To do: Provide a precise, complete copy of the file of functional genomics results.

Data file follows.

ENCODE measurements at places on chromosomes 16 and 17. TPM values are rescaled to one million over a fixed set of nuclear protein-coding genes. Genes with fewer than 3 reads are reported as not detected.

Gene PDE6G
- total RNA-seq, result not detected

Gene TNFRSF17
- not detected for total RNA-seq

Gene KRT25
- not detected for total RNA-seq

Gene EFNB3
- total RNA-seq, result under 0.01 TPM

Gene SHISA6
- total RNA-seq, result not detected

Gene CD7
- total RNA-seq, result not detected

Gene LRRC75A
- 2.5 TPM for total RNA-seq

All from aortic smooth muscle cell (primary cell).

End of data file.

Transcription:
ENCODE measurements at places on chromosomes 16 and 17. TPM values are rescaled to one million over a fixed set of nuclear protein-coding genes. Genes with fewer than 3 reads are reported as not detected.

Gene PDE6G
- total RNA-seq, result not detected

Gene TNFRSF17
- not detected for total RNA-seq

Gene KRT25
- not detected for total RNA-seq

Gene EFNB3
- total RNA-seq, result under 0.01 TPM

Gene SHISA6
- total RNA-seq, result not detected

Gene CD7
- total RNA-seq, result not detected

Gene LRRC75A
- 2.5 TPM for total RNA-seq

All from aortic smooth muscle cell (primary cell).